Horace Mann paid appellant under Schedule S of each policy for a total of $35,000 ($50,000 coverage under both policies less Lanigan's $15,000 liability coverage), yet contested payment under Schedule J on the basis that Lanigan was an underinsured motorist as defined in the policy, not an uninsured motorist. Horace Mann filed a motion for summary judgment on the grounds that Lanigan could not simultaneously be underinsured and uninsured pursuant to the policy definitions and further, that Georgia law does not permit stacking within a single policy. The trial court's grant of Horace Mann's motion is the basis of this appeal by appellant. Appellee Prince, who was sued under the theory of dram shop liability, was not involved in the dispute over the uninsured motorist coverage.
1. Appellant's policies define an underinsured motor vehicle as a vehicle with respect to which a bodily injury liability policy applies, but with a limit less than the limit of the policy. The definition then excludes a vehicle with such a policy less than the statutory requirement. An uninsured motor vehicle is defined as a vehicle with respect to which (i) there is no bodily injury or property damage liability policy in effect or (ii) there is a policy applicable but the company denies coverage, is insolvent or the limit of the vehicle's policy is less than the limit of the insured's policy but the vehicle will be considered uninsured only for the amount between the limit carried (of the vehicle's policy) and the amount required. Lanigan's vehicle clearly falls within the policy definition of an underinsured motor vehicle, and since the amount between the limit carried ($15,000) and the amount required by statute ($15,000) is zero, the Lanigan's vehicle is not uninsured as defined in the policy. "The construction of [an insurance] contract is a matter of law for the court. . . . [Cit.] Where the language of a contract is plain and unambiguous, however, as we find it to be in the instant case, no construction is required or even permissible. [Cits.]" Jones v. Barnes, 170 Ga. App. 762
, 765 (318 SE2d 164
) (1984). Consequently, recovery is not proper under Schedule J.
Appellant's argument that the inclusion of two separate schedules in the policies is in derogation of OCGA 33-7-11
is without merit. The statute, which requires the provision of uninsured motorist coverage in all insurance policies, contains a broad definition of "uninsured motor vehicle." This definition includes both the uninsured and underinsured definitions of the policies. Taken together, the two schedules provide all of the coverage and the amounts of coverage that is statutorily required in this state. "Under basic principles of contract law, it is axiomatic that, as long as the provisions of a given contract are in compliance with the requirements of governing statutes, the parties to the contract may include provisions different from . . . those prescribed in the statute or statutes." Jones, supra at 764-765. That appellant may have paid separate premiums for the two schedules is of no import.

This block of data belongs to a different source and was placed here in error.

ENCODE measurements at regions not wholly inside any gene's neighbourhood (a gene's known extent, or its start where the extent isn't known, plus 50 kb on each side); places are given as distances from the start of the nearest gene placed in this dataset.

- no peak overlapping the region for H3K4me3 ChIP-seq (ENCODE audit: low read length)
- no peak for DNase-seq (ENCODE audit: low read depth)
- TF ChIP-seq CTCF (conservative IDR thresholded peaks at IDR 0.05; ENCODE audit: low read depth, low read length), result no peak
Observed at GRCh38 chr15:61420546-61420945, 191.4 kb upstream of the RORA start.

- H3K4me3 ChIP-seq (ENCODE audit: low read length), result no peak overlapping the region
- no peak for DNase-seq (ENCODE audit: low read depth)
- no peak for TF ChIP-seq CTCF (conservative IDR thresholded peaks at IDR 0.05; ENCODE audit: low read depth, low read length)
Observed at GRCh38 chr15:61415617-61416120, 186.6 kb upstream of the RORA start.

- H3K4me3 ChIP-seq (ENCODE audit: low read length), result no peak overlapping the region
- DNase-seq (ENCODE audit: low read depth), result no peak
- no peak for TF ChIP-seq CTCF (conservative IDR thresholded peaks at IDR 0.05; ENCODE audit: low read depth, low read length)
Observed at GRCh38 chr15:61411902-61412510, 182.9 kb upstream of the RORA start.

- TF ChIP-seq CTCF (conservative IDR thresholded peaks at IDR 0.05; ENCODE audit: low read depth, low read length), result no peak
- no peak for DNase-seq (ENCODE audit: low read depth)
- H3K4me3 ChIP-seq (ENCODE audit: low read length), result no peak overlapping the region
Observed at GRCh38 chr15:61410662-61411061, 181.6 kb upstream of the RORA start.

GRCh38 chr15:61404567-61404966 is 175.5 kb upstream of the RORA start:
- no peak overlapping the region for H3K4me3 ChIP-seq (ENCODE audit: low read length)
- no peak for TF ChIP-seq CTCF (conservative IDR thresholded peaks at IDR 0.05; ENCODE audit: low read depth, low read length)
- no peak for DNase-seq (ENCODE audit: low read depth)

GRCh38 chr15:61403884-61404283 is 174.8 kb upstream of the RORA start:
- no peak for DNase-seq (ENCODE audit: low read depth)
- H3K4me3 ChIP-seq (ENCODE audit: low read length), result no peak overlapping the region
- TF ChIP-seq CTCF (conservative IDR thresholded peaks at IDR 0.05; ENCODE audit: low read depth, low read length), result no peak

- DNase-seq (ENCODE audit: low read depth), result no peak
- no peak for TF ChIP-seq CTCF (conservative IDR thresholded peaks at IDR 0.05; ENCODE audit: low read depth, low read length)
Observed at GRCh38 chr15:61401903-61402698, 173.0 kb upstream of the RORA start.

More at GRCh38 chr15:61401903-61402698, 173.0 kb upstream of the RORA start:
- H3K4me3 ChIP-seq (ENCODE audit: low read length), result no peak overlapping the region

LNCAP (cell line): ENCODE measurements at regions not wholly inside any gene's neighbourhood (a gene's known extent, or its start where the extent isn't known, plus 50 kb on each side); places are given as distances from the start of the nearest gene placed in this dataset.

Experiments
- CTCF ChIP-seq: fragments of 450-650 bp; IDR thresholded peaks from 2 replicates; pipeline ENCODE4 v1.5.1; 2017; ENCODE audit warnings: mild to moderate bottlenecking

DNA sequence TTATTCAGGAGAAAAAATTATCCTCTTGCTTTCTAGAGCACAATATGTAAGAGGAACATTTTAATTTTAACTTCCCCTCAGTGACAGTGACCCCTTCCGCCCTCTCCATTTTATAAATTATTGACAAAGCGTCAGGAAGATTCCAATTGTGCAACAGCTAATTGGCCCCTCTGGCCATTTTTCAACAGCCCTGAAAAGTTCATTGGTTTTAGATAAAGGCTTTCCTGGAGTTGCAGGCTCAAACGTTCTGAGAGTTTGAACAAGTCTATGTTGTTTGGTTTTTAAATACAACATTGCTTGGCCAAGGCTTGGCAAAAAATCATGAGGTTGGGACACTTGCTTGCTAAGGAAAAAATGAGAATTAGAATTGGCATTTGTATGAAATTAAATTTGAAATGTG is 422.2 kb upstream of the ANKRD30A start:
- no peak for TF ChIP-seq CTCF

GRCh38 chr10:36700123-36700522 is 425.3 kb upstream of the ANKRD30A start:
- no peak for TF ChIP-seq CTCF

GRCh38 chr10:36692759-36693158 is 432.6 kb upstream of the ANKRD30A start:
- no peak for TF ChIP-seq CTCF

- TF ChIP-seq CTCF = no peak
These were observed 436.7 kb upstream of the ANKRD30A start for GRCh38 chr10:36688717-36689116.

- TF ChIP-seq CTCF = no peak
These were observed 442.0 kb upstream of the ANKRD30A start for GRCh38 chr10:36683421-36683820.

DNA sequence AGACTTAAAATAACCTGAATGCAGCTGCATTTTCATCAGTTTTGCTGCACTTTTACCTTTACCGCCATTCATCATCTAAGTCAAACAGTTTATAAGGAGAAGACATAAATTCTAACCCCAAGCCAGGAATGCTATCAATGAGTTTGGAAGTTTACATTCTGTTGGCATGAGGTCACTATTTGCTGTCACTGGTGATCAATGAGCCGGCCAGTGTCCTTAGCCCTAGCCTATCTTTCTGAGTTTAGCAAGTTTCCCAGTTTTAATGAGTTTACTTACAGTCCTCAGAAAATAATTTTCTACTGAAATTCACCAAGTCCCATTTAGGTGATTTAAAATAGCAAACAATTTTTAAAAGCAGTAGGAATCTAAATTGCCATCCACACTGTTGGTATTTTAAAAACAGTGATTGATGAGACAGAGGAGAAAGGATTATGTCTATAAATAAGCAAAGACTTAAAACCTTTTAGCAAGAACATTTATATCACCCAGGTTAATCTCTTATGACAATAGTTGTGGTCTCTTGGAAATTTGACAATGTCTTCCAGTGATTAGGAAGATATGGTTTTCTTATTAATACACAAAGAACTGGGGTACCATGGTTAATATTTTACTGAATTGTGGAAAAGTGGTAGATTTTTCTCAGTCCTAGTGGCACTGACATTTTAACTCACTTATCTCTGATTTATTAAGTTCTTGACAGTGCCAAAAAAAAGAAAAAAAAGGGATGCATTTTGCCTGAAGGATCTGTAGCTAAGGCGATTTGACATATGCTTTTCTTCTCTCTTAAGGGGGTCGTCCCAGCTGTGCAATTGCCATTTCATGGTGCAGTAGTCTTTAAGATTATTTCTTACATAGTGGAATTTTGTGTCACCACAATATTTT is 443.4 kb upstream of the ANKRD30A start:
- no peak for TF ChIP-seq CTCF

Appellant's argument that payment of premiums for Schedule S and Schedule J entitled him to recover the combined coverage provided in the two schedules is inaccurate. Each schedule applied to distinct factual situations and provided separate coverages in consideration for the separate premiums paid.
2. Appellant's contention that "stacking" of the two schedules in this case is allowed is likewise without merit. "As a general rule, there can be no stacking or pyramiding of the uninsured motorists provisions as to single policy coverage of automobiles. [Cits.]" Hartford Cas. Ins. Co. v. O'Callaghan, 176 Ga. App. 135
, 136 (335 SE2d 407
) (1985). Although stacking of multiple policies is allowed (State Farm &c. Ins. Co. v. Hancock, 164 Ga. App. 32 (295 SE2d 359) (1982)
), the courts have consistently refused to stack within a single policy as to multiple vehicles covered. See cases cited in Hartford, supra at 136. Similarly, when, as here, only one schedule in a policy as to uninsured motorist coverage covers the circumstances involved, an insured cannot stack the two schedules. To allow otherwise would permit a double recovery by the insured. Accordingly, we find no error with the trial court's grant of summary judgment to Horace Mann.
Brennan, Harris & Rominger, Richard A. Rominger, Albert E. Clark, Allen, Brown, Bruce & Dasher, Becky J. Dasher, Bouhan, Williams & Levy, Peter D. Muller, James M. Thomas, for appellees.